At that moment, I was brought back to almost a month earlier, at a bar in Philly, when my friend William Fewer-Reed remarked, “I kinda dislike the term. I think it’s just something that people use to label other people who form part of a more alternative culture.”
So then, which of these parameters might work to better define the elusive concept of what a “hipster” is? Are we to suppose a hipster can be immediately spotted due to his dingy rags, his disdain for all “mainstream” music, his predilection for Pabst Blue Ribbon or his artfully-emaciated physique?
Or is the hipster more a mythical beast, part unicorn and part chimera, devised by the boogeyman-infested psyche of idyllic-minded baby boomers, used as a crude target to spew vitriol at that which they hate most – that which is different, inventive and will not be constrained by the dictates of society?
It seems to me there are no shortage of examples of both characterizations.
TV series like Portlandia (of which I only saw one episode, I think) poke fun at the purported hipster obsessions of being eco-friendly and treating animals humanely, among other things.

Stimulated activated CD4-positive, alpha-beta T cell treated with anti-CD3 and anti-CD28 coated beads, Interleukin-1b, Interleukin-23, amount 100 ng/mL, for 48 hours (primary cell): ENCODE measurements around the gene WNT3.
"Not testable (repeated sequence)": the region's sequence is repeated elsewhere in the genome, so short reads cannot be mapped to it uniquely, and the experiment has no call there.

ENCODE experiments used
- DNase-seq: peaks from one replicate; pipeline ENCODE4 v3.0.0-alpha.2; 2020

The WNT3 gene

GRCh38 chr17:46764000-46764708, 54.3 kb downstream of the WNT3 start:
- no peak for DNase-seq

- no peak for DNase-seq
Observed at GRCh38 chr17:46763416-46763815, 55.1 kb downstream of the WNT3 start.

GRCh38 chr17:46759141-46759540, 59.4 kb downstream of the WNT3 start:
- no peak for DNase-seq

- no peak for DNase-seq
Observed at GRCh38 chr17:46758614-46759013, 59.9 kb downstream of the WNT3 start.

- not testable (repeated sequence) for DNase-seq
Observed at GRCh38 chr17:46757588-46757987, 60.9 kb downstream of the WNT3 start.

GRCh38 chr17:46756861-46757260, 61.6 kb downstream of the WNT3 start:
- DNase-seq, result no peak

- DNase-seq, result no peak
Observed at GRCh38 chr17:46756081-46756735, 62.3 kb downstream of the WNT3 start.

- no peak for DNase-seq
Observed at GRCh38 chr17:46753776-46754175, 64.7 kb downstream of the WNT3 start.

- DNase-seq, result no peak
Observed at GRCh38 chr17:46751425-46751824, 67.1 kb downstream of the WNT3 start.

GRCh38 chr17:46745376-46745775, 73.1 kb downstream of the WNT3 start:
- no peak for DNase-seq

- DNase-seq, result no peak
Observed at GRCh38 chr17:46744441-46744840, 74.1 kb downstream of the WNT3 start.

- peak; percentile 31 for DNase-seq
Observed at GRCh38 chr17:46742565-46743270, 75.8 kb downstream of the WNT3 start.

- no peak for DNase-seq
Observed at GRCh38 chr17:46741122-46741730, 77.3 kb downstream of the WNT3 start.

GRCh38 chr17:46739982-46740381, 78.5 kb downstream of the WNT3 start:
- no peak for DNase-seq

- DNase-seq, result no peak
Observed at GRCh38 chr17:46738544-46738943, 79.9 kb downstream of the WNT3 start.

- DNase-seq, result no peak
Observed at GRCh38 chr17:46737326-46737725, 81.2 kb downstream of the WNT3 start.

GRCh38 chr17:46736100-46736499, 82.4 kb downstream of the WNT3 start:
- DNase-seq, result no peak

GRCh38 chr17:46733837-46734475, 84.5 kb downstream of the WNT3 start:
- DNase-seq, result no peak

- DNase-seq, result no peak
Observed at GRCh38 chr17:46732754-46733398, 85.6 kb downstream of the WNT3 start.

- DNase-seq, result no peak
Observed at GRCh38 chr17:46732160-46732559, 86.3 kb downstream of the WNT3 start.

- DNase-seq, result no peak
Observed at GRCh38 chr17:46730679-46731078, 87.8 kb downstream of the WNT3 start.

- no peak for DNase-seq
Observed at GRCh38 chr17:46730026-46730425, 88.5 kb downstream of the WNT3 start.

At the same time, conventional wisdom seems to suggest that hipsters are fixated on instantiating their own personal variation of cool. And under those conditions, there are no shortage of hipsters at all. Hell, maybe we could even call Johnny Depp or James Dean hipsters.
The top definition for the term on Urban Dictionary claims, “Hipsters are a subculture of men and women typically in their 20s and 30s that value independent thinking, counter-culture, progressive politics, an appreciation of art and indie-rock, creativity, intelligence and witty banter.”
Insofar as our everyday language is a fluid, yet conventional sort of thing, I feel inclined to say there’s nothing wrong with turning to popular opinion for at least a rough definition of what a hipster might be. It may be in 10 years, what people mean when using the word “hipster” will be something entirely different or the word might have altogether disappeared from common usage. But for now, let’s go with definitional convention.
In any case, the word, which most jumps out at me from Urban Dictionary’s definition is “subculture.” And what exactly is meant by “subculture”? According to the Oxford Dictionaries, a subculture is, “A cultural group within a larger culture, often having beliefs or interests at variance with those of the larger culture.”